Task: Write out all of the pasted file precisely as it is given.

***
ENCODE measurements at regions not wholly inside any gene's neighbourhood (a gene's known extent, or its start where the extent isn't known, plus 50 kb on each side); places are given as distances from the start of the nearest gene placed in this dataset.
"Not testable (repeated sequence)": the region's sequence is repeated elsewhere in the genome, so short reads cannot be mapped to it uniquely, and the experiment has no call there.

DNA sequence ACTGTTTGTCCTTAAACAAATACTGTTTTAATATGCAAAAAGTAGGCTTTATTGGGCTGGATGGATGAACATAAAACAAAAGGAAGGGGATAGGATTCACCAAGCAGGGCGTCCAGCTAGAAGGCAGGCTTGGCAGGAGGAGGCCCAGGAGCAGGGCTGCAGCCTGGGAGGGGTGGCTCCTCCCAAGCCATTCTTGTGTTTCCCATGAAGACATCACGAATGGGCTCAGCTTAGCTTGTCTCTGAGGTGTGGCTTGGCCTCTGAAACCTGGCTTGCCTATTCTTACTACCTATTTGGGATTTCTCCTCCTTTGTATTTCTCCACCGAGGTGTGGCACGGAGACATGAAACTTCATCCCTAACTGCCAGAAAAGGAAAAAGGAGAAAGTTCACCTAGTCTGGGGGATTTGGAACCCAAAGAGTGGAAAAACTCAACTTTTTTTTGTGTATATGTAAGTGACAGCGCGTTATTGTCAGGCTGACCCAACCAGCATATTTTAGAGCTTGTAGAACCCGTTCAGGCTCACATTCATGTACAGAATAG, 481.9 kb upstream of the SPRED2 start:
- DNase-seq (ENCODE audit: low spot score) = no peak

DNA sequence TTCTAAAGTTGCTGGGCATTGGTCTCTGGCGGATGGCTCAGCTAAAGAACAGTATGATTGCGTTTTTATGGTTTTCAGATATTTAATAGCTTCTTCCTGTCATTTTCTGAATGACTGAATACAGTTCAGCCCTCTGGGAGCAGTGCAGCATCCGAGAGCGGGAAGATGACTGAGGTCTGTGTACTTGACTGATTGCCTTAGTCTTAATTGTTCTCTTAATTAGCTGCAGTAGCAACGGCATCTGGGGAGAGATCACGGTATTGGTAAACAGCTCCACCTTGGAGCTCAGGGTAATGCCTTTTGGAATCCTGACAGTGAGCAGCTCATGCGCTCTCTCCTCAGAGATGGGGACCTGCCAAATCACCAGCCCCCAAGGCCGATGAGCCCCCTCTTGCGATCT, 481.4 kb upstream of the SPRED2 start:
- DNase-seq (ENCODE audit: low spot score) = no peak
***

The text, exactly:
ENCODE measurements at regions not wholly inside any gene's neighbourhood (a gene's known extent, or its start where the extent isn't known, plus 50 kb on each side); places are given as distances from the start of the nearest gene placed in this dataset.
"Not testable (repeated sequence)": the region's sequence is repeated elsewhere in the genome, so short reads cannot be mapped to it uniquely, and the experiment has no call there.

DNA sequence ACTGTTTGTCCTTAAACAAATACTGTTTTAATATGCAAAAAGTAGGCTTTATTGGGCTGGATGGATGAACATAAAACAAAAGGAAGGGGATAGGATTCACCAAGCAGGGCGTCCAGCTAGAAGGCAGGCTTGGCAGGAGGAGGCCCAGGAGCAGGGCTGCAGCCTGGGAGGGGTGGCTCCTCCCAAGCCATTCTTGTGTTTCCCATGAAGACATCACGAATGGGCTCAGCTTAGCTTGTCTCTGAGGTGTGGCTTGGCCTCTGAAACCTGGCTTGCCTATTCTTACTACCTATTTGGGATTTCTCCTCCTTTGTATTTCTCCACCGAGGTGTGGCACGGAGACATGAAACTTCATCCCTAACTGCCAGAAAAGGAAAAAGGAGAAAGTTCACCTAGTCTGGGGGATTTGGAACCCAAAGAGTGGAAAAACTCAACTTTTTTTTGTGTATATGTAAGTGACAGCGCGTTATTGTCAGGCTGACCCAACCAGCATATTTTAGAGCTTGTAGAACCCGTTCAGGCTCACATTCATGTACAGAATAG, 481.9 kb upstream of the SPRED2 start:
- DNase-seq (ENCODE audit: low spot score) = no peak

DNA sequence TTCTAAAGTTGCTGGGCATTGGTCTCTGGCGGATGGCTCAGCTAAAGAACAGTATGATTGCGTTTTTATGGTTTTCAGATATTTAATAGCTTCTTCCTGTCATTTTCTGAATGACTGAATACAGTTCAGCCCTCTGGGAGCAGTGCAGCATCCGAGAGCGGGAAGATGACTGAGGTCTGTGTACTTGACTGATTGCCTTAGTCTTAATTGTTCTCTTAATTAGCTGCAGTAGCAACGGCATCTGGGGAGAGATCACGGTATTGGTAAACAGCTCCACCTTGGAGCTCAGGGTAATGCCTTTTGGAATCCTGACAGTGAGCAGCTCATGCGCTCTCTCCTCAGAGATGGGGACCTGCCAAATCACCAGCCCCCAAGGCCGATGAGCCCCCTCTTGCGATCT, 481.4 kb upstream of the SPRED2 start:
- DNase-seq (ENCODE audit: low spot score) = no peak